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Strategic Plan

Foundations for Hamilton's Next 200 Years

II. Hamilton Today

The College is setting institutional records for applications, selectivity, diversity, and the academic profile of admitted students; the budget is consistently in balance and the endowment is among the nation's top 100 in size and performance; the faculty enjoy national and international recognition for scholarship, research, and creative achievement; alumni and friends have supported College programs and initiatives with almost $55 million in the last two years, including a record $30.8 million in 2006-07; students are winning national fellowships and scholarships in record numbers; graduation and retention rates are high, and students report high levels of satisfaction with their Hamilton education; the College is increasingly well known; and the physical plant includes beautiful new facilities and little deferred maintenance.

There is good reason to be optimistic, then, about Hamilton's future. But Hamilton – indeed, all of higher education – faces at least two extraordinary challenges: shifting demographics and a severely weakened worldwide economy.

The student body is undergoing a purposeful transformation as we seek to achieve a demographic mirroring the coming generation of college-bound students. Hamilton students are increasingly diverse, and we want to continue that trend so that all our students – minority and majority alike – are prepared for citizenship in a global community. Ultimately, we want to foster an intellectual atmosphere that reflects our commitment to exploring and acknowledging the significance of different ideas and perspectives. We expect Hamilton to be transformed, even as it transforms those who come here.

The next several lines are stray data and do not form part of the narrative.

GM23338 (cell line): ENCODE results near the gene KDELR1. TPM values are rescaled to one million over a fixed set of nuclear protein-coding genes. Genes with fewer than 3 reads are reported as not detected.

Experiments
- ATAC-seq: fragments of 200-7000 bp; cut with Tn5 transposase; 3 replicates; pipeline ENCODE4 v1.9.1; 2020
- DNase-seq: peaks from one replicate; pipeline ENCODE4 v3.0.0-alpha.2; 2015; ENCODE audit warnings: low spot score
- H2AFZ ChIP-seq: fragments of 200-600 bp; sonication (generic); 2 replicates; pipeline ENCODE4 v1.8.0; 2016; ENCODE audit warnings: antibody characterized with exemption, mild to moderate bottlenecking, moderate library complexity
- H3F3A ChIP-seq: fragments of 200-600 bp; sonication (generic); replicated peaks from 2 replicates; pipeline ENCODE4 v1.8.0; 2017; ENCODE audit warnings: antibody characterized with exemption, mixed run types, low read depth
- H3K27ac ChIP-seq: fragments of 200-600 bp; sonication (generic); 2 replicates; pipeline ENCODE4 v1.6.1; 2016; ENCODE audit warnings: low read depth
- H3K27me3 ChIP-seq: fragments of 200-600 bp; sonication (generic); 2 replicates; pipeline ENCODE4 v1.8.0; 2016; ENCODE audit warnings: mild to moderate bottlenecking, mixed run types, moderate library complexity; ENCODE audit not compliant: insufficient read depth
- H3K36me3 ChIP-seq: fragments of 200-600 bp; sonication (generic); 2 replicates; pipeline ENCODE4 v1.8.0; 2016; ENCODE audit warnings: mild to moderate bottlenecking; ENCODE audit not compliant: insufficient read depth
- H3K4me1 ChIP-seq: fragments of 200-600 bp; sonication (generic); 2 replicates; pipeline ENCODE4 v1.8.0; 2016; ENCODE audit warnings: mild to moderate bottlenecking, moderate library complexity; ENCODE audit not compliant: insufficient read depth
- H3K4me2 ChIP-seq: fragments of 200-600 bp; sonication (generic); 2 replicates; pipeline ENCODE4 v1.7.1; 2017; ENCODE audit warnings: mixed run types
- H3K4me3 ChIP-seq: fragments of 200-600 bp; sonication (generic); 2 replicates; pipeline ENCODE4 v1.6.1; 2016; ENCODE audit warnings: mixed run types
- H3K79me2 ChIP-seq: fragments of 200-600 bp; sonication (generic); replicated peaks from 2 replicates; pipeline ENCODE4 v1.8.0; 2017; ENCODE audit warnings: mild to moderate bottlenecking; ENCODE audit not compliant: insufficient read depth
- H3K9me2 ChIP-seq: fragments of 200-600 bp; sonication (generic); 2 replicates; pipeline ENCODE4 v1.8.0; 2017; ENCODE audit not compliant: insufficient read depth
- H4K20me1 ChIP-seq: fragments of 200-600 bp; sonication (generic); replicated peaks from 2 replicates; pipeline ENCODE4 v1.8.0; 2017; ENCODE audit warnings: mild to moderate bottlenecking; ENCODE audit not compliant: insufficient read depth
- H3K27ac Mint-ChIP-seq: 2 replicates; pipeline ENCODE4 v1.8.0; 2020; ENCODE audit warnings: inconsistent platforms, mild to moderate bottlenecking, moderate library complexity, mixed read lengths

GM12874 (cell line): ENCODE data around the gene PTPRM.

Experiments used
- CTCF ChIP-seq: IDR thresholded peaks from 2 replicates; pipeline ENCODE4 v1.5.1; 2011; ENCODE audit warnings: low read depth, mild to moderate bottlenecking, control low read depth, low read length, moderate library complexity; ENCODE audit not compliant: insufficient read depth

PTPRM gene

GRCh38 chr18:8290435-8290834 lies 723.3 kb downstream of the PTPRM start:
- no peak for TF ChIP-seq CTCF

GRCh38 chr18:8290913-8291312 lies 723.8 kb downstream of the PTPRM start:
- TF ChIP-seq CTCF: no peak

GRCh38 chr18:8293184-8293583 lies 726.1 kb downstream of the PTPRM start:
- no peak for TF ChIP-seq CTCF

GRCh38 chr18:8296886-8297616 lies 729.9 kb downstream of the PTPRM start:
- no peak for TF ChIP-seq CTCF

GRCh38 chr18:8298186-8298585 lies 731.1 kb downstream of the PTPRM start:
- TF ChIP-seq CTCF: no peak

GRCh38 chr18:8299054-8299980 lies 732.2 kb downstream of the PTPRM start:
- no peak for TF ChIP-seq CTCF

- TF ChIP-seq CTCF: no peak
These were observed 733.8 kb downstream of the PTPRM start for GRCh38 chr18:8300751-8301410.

We need to be mindful of other demographic trends, too. The opportunity for learning disabled and physically disabled students to pursue a college education requires appropriate services and an ongoing commitment to inclusiveness, while the gender balance that has characterized our student body has shifted as fewer men pursue bachelor's degrees.

Demographic trends also have implications for the people who teach and support America's college students. The baby boomer generation, which includes a significant percentage of Hamilton's faculty and staff (30 percent of current employees are 55 or older), is nearing retirement, and there will be competition to replace valued, long-time employees. We must consider not only Hamilton's attractiveness to future students, but our ability to recruit and retain faculty and staff who want to make their careers at Hamilton.

The second challenge facing American higher education is financial. An historic downturn in the economy means more students needing financial aid, moderate or negative endowment growth, constraints on tuition revenue, and a possible decline in philanthropic support. Colleges such as Hamilton may be especially vulnerable to these new financial realities because of their cost. At the same time that we seek to maintain a national profile, we are committed to cultivating, and expanding where appropriate and mutually beneficial, our partnerships with the local and regional communities.

The tendency in such times is to retrench and protect the status quo; our purpose in planning strategically is to identify those areas that have the potential to strengthen the College further. Hamilton has faced challenges in the past, but never from such a position of relative strength. Over the next several years we will focus on those areas that give us the greatest strategic advantage: the academic program and the community.
 

The Academic Program: